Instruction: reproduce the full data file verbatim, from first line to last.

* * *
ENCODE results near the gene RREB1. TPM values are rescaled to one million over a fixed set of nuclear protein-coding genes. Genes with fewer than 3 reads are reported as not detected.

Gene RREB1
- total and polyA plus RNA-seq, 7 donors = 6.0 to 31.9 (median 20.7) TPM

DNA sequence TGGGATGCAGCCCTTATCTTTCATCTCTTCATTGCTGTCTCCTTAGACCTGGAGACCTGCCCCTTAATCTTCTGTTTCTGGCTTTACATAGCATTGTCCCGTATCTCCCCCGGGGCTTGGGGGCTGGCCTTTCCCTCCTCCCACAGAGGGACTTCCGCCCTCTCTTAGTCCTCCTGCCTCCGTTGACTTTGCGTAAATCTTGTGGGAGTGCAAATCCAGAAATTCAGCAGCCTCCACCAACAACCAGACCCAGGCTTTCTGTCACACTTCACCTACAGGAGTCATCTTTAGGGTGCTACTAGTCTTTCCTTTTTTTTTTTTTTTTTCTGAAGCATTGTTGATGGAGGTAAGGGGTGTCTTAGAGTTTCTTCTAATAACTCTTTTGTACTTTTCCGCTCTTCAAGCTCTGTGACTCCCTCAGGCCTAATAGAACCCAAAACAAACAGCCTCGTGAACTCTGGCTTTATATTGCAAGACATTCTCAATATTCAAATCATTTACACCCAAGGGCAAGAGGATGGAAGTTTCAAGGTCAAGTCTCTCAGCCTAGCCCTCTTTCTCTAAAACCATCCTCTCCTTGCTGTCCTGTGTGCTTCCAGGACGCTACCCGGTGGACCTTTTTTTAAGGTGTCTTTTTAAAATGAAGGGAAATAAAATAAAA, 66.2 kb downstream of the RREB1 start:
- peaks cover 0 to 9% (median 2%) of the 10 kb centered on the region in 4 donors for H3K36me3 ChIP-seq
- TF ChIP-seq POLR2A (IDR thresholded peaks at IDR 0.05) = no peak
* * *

ENCODE results near the gene RREB1. TPM values are rescaled to one million over a fixed set of nuclear protein-coding genes. Genes with fewer than 3 reads are reported as not detected.

Gene RREB1
- total and polyA plus RNA-seq, 7 donors = 6.0 to 31.9 (median 20.7) TPM

DNA sequence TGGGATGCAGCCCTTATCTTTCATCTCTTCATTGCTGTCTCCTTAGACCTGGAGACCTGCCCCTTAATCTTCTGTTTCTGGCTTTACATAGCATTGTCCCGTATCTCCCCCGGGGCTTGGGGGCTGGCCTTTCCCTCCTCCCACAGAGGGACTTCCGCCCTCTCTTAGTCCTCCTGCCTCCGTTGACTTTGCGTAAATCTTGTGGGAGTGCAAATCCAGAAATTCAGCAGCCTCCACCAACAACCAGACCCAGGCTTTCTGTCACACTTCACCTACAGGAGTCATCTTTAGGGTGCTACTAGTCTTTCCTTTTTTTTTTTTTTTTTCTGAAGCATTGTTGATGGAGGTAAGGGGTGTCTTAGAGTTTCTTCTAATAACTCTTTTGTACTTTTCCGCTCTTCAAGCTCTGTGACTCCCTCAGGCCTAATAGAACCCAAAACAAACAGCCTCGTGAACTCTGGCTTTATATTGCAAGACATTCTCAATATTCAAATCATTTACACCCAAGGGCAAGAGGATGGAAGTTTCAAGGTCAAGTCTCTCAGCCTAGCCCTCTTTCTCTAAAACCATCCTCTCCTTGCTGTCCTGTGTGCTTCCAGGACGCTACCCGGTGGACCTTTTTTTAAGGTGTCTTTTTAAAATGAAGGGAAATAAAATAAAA, 66.2 kb downstream of the RREB1 start:
- peaks cover 0 to 9% (median 2%) of the 10 kb centered on the region in 4 donors for H3K36me3 ChIP-seq
- TF ChIP-seq POLR2A (IDR thresholded peaks at IDR 0.05) = no peak